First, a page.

As a first contribution in this direction, we present a basic mathematical framework suitable for describing self-adaptive software at a high level of semantical abstraction. A static view leads to a structure akin to the Chu construction. A dynamic view leads to a generalized version of this construction, with a time extension.

Importance of Chu Spaces in Philosophy and Computation

In their role as an alternative to the relational structures traditionally modeling first order logic, Chu spaces shift the emphasis from the camaraderie implicit in relationships to the competition implicit in opposition or duality. In this respect they join Hamiltonian mechanics in supplying respectively mathematical and physical frameworks supporting Cartesian dualism, a briefly popular 17th century world view strongly deserving of revival in the 21st century in the light of modern science and mathematics.

The essence of the points and states (dual points) of Chu spaces may be found in the subjects and predicates of linguistics, the individuals and predicates of logic, the positions and momenta of physics, the inbound and outbound arrows at categorical objects, and, most importantly for this talk, the events and states of computational process algebra.

I will focus on John Allen's theory of time and action, which has enjoyed some popularity in AI, and give a Chu-theoretic account of the hidden geometry in his interval algebra. Orthocurrence as the Chu tensor product left adjoint to Chu's internal hom accounts efficiently for both nonrelativistic and relativistic interval configurations or states, automatically producing not only Allen's 13 nonrelativistic states but also the relativistic state counts of 29 and 82 found by Rodriguez and Anger. It further organizes them as three attractively structured higher-dimensional automata manifesting concurrency, and in the relativistic case choice as well.

A Parigot-style Term Calculus for Full Intuitionistic Linear Logic

This note describes a natural deduction formulation for Full Intuitionistic Linear Logic (FILL), a variant of Linear Logic, first described by Hyland and de Paiva. The system FILL has all the multiplicative connectives of Classical Linear Logic (CLL), but it is { not} involutive: (not not A) is not the same as A, as in CLL. FILL has arisen from its categorical model, the Dialectica construction, a cousin of the Chu Spaces construction.

Our natural deduction formulation of FILL is based on Pym and Ritter's extension of Parigot's lambda-mu natural deduction system for (propositional) classical logic. Their extension, called lambda-mu-nu, was used to provide a term calculus for a multiplicative version of disjunction in classical logic. We provide a term-calculus for FILL based on lambda-mu-nu, which we call FILL-mu and prove its basic proof-theoretical properties.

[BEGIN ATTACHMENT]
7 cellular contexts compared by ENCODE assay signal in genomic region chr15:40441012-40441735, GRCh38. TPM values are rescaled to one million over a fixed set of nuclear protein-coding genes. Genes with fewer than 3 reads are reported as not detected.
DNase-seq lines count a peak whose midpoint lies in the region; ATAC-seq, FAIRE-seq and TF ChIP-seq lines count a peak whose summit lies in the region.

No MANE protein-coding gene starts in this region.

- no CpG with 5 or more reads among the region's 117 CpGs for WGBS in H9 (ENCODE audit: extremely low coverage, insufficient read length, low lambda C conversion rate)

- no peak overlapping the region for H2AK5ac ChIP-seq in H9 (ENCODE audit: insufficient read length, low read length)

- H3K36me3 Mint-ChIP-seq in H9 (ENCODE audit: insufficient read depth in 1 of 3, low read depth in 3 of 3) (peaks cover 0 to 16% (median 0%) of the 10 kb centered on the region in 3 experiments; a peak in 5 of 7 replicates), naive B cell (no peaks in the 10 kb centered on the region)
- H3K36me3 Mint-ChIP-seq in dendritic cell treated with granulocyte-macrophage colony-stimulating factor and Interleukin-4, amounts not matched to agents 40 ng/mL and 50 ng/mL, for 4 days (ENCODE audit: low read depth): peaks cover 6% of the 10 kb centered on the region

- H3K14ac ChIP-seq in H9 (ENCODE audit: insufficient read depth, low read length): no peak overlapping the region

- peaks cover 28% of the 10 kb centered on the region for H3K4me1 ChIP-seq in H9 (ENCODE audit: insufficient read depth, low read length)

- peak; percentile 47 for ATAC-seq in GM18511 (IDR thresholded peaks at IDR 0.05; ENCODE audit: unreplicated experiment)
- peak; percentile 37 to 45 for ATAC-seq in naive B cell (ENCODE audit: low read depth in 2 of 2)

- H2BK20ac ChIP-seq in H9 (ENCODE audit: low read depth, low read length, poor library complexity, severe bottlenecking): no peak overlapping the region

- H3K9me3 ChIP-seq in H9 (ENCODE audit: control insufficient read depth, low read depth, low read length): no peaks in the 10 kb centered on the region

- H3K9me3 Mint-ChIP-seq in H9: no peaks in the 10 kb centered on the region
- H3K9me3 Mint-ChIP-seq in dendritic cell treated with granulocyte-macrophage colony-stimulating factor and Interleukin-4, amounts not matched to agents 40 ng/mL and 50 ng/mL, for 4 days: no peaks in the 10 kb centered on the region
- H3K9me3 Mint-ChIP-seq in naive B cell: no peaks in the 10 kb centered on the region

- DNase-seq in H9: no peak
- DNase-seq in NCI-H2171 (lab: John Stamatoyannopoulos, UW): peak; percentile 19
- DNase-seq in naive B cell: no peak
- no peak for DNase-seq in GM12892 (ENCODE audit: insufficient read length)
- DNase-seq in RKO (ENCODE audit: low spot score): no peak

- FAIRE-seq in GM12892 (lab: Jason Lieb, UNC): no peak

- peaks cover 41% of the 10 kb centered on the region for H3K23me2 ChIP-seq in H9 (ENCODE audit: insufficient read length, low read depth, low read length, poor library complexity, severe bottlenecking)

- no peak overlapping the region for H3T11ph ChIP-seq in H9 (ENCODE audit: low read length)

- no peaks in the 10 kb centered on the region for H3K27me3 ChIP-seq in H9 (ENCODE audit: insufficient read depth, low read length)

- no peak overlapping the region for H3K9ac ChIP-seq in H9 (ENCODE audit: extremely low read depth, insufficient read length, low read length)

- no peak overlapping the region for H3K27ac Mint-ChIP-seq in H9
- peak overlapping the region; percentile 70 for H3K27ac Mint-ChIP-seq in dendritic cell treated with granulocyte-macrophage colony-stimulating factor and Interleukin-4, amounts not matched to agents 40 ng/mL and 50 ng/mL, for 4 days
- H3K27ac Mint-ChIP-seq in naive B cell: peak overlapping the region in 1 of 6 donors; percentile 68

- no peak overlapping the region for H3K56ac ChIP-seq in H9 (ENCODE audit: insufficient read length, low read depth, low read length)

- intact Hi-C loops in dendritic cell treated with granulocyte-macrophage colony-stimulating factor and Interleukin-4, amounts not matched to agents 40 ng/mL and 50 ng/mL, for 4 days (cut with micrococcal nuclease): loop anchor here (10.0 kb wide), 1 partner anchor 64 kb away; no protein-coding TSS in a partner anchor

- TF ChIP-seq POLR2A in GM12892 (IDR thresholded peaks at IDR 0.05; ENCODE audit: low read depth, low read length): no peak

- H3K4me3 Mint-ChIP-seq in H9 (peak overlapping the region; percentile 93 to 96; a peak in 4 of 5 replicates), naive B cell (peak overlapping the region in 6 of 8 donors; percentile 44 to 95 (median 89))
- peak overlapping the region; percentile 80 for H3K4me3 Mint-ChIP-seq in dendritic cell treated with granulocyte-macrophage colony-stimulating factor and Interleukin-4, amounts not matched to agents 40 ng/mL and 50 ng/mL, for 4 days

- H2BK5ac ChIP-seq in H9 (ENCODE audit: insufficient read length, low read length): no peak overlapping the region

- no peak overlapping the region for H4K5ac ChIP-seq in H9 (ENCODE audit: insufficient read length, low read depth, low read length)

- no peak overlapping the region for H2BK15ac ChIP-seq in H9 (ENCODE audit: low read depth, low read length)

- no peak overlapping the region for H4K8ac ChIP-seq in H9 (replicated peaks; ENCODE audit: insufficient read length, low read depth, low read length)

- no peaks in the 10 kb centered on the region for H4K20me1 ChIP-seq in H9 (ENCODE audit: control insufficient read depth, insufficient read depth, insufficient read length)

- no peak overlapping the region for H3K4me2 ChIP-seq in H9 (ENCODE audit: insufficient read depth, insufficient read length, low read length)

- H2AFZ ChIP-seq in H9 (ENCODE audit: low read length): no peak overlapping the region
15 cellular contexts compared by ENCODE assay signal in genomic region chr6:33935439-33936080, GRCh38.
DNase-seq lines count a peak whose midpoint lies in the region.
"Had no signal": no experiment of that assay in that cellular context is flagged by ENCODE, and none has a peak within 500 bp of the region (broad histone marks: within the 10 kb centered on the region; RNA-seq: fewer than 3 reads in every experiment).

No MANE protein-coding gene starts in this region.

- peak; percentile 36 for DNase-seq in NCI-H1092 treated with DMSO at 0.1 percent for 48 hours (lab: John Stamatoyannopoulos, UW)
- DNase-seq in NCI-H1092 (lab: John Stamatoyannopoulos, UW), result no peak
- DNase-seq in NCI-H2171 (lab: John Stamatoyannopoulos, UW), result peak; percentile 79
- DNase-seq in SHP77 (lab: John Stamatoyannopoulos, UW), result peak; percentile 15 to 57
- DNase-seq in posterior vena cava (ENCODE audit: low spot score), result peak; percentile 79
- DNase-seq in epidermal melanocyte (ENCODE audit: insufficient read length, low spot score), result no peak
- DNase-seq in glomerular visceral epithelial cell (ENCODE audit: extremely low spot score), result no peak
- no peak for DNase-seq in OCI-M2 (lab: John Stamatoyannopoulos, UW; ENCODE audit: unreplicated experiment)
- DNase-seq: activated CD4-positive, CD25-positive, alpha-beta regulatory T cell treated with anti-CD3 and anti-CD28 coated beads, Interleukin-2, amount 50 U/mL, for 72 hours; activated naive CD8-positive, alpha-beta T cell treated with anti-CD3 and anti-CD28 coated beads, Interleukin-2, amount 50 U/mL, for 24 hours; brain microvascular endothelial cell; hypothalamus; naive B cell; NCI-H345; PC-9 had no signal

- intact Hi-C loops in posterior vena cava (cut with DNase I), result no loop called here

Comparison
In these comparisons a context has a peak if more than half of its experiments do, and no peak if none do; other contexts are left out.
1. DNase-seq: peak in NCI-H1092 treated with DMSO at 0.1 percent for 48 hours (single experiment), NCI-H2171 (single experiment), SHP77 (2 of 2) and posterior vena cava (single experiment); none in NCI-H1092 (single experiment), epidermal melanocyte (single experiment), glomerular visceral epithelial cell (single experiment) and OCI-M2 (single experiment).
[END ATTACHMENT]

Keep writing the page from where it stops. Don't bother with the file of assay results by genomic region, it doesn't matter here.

The motivation for using Parigot's system lambda-mu and the associated lambda-mu-nu extension is that, like classical logic, FILL, is better presented using multiple-conclusions. In fact, the system FILL does seem to require multiple-conclusions for the description of its basic connectives. Thus we use the lambda-mu-nu calculus as a way of bypassing a system of multiple-conclusions natural deduction. Surprising at it may seem, this paper is not a corollary of Bierman's " Towards a Classical Linear lambda-calculus", where a similar idea is explored for classical linear logic. Bierman can use Parigot's ideas almost directly, whereas we have to contend with the subtle intuitionistic characteristics of FILL. This means first that we have to discuss disjunction independently of other connectives. Secondly it means that we have to use more powerful decorating mechanisms to keep track of dependencies between formulae than either Bierman or Pym and Ritter need to.

Joint work with Valeria de Paiva

Dialectica and Chu Constructions: Cousins?

In this talk I will start by recalling two varieties of dialectica categories in the literature and comparing them to Chu's construction. Then I shall present a mild generalisation of the construction and point out some further work.

The Elusive Infon

The search for a unit of information content ("infon") on which to ground a variety of informational metaphors - communication as information exchange, cognition as information processing, etc. - leads to conflicting desiderata, especially concerning the following issues: (i) whether or not information content is structured like sentences of a language, (ii) whether the possession of content is absolute or relative, and (iii) whether a sign has one or many contents. Consideration of these issues lead Jon Barwise and me to develop a model of informational systems that (as it turns out) use Chu spaces. In this talk, I aim to explain the motivation for this model, and assess its merits as a solution to the search for the elusive infon.